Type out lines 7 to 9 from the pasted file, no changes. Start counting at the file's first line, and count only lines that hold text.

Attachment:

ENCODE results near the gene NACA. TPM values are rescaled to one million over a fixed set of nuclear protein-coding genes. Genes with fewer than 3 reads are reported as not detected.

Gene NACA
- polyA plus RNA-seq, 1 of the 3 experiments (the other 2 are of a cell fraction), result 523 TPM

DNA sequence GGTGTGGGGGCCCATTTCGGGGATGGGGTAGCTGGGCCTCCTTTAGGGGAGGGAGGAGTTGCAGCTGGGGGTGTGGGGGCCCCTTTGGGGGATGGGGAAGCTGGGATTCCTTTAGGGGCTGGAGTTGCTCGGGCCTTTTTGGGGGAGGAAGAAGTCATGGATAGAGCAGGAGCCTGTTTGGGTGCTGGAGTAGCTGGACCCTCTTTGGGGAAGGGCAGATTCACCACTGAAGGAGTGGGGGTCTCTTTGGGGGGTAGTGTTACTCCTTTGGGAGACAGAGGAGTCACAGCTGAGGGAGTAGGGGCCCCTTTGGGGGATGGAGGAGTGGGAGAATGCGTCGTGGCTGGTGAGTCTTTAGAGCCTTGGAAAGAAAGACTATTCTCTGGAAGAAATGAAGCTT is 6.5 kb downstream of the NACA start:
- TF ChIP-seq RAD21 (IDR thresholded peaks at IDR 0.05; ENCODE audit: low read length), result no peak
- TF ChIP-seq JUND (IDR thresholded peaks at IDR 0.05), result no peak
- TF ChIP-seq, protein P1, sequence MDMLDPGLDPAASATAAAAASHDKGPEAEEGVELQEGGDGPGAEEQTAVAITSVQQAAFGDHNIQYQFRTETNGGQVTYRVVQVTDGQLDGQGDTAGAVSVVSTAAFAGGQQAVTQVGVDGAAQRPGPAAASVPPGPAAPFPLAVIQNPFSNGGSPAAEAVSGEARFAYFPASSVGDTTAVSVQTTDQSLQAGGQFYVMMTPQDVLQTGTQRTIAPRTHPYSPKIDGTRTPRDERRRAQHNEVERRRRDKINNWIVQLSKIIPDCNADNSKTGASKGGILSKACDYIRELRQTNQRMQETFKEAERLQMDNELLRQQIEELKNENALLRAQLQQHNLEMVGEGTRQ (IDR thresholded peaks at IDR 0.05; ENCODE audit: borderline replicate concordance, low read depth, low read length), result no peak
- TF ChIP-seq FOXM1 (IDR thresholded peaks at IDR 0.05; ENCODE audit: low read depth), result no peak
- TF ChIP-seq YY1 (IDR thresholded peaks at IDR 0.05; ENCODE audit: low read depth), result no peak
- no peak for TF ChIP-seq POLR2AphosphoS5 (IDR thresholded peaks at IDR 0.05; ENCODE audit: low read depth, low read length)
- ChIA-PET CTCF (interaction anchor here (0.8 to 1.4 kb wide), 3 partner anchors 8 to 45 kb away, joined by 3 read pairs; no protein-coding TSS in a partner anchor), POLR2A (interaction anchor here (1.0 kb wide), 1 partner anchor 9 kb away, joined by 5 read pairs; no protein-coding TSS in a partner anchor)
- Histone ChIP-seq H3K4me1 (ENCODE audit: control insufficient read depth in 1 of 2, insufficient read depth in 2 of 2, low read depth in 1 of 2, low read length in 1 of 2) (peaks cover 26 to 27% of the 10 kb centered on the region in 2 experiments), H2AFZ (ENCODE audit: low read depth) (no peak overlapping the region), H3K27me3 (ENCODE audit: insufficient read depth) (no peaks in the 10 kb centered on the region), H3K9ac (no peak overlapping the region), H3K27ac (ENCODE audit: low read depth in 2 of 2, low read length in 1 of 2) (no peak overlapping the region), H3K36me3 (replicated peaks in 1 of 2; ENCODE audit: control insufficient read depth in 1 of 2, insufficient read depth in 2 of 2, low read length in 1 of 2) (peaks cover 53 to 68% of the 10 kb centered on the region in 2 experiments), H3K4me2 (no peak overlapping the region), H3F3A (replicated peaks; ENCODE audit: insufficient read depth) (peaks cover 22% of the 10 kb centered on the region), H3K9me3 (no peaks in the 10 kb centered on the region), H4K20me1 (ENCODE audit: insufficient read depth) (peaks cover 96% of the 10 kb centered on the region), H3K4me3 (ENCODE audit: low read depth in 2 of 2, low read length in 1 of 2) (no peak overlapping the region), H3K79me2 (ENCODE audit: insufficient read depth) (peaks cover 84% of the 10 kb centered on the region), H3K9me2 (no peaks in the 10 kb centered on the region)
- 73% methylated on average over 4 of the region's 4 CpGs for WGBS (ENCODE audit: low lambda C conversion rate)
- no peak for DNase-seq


- TF ChIP-seq, protein P1, sequence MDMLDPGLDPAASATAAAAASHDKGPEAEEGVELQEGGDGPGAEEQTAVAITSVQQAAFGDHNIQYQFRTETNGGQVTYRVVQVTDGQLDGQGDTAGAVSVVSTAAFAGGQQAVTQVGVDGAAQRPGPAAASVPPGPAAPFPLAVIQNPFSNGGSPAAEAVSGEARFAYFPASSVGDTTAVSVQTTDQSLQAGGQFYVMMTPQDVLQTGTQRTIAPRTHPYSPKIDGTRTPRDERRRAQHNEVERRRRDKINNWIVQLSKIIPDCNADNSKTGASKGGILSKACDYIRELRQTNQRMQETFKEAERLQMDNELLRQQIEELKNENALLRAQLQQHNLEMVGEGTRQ (IDR thresholded peaks at IDR 0.05; ENCODE audit: borderline replicate concordance, low read depth, low read length), result no peak
- TF ChIP-seq FOXM1 (IDR thresholded peaks at IDR 0.05; ENCODE audit: low read depth), result no peak
- TF ChIP-seq YY1 (IDR thresholded peaks at IDR 0.05; ENCODE audit: low read depth), result no peak